A US research team has tabled a proposal to develop a global monitoring method that will detect small changes in the bee population.
The research was approved last year and has been labelled by the European Commission as a valuable instrument to keep the pollinators under control.
After alarming statistics that showed a bee decline, the European Union has made efforts to avoid dangerous consequences to ecosystems and agriculture, by requesting member states suspend the use of the neonicotinoid insecticides that scientists found were often fatal to the insects.
According to the British Beekeepers Association, bees are necessary for agriculture as certain crops yield up to 25-40% more efficiently if bees pollinate. Blue & Green Tomorrow reported in 2010 that bees’ presence gives the agricultural world a value of approximately £26 billion per year.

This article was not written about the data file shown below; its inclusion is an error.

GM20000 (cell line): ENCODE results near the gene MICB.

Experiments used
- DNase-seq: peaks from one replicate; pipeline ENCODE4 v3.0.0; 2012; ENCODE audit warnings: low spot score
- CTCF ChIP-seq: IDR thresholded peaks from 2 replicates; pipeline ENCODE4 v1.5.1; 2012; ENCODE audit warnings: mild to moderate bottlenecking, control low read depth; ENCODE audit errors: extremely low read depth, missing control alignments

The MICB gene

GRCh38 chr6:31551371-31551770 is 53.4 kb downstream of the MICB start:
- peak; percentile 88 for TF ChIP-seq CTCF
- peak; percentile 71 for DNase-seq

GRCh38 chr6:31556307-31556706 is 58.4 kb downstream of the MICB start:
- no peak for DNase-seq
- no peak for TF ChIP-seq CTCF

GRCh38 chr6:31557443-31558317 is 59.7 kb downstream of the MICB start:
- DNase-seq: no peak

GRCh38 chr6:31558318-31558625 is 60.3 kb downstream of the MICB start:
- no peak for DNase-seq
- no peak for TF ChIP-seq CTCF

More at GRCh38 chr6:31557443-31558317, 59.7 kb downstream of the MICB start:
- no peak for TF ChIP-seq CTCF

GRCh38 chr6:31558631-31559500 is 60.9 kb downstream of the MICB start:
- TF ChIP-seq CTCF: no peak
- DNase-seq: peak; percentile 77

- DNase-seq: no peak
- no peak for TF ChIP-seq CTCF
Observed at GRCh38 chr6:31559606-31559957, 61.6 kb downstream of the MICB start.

“Most crops rely on a small number of managed pollinators, primarily the honey bee”, the study says.
“However, there are no regional or international programmes that monitor the status and trends of pollinators, particularly native bees.
“Since 2006, a 30–40% loss of commercial honey bee colonies in the United States has been attributed in part to colony collapse disorder, a phenomenon in which worker bees abruptly disappear. Similarly, in central Europe there has been a 25% loss of honey-bee colonies since 1985 and a 54% loss in the United Kingdom.”
The analysis suggests that a monitoring programme with different study locations around the world, investigated twice over a five-year period, would help detect annual global declines in bee populations of as little as 2%.